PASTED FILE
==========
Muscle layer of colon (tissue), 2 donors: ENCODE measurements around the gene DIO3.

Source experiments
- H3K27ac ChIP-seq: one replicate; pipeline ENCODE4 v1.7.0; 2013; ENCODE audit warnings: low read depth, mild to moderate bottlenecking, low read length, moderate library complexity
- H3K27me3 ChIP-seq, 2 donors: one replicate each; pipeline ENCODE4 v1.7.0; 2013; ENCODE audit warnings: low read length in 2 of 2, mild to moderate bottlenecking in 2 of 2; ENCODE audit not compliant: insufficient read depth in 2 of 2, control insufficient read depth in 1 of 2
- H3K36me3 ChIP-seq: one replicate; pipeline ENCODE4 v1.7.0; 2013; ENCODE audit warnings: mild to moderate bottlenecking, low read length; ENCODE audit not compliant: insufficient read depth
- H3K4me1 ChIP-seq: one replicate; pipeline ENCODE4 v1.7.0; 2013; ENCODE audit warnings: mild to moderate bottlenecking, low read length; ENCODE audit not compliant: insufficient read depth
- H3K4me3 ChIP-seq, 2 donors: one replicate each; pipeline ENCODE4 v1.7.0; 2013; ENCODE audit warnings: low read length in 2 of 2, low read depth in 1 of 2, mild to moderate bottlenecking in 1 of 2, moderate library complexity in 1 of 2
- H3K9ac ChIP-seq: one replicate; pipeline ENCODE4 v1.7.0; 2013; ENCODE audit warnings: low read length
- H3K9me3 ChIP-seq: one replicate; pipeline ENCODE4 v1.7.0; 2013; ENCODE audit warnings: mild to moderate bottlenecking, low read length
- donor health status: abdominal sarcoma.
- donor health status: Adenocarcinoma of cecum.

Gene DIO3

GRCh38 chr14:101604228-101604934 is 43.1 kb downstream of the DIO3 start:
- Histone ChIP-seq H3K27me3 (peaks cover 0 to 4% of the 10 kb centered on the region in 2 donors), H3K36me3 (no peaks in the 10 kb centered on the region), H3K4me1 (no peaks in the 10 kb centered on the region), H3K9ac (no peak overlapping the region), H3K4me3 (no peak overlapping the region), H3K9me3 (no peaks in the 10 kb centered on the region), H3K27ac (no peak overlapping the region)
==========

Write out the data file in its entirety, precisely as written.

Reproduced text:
Muscle layer of colon (tissue), 2 donors: ENCODE measurements around the gene DIO3.

Source experiments
- H3K27ac ChIP-seq: one replicate; pipeline ENCODE4 v1.7.0; 2013; ENCODE audit warnings: low read depth, mild to moderate bottlenecking, low read length, moderate library complexity
- H3K27me3 ChIP-seq, 2 donors: one replicate each; pipeline ENCODE4 v1.7.0; 2013; ENCODE audit warnings: low read length in 2 of 2, mild to moderate bottlenecking in 2 of 2; ENCODE audit not compliant: insufficient read depth in 2 of 2, control insufficient read depth in 1 of 2
- H3K36me3 ChIP-seq: one replicate; pipeline ENCODE4 v1.7.0; 2013; ENCODE audit warnings: mild to moderate bottlenecking, low read length; ENCODE audit not compliant: insufficient read depth
- H3K4me1 ChIP-seq: one replicate; pipeline ENCODE4 v1.7.0; 2013; ENCODE audit warnings: mild to moderate bottlenecking, low read length; ENCODE audit not compliant: insufficient read depth
- H3K4me3 ChIP-seq, 2 donors: one replicate each; pipeline ENCODE4 v1.7.0; 2013; ENCODE audit warnings: low read length in 2 of 2, low read depth in 1 of 2, mild to moderate bottlenecking in 1 of 2, moderate library complexity in 1 of 2
- H3K9ac ChIP-seq: one replicate; pipeline ENCODE4 v1.7.0; 2013; ENCODE audit warnings: low read length
- H3K9me3 ChIP-seq: one replicate; pipeline ENCODE4 v1.7.0; 2013; ENCODE audit warnings: mild to moderate bottlenecking, low read length
- donor health status: abdominal sarcoma.
- donor health status: Adenocarcinoma of cecum.

Gene DIO3

GRCh38 chr14:101604228-101604934 is 43.1 kb downstream of the DIO3 start:
- Histone ChIP-seq H3K27me3 (peaks cover 0 to 4% of the 10 kb centered on the region in 2 donors), H3K36me3 (no peaks in the 10 kb centered on the region), H3K4me1 (no peaks in the 10 kb centered on the region), H3K9ac (no peak overlapping the region), H3K4me3 (no peak overlapping the region), H3K9me3 (no peaks in the 10 kb centered on the region), H3K27ac (no peak overlapping the region)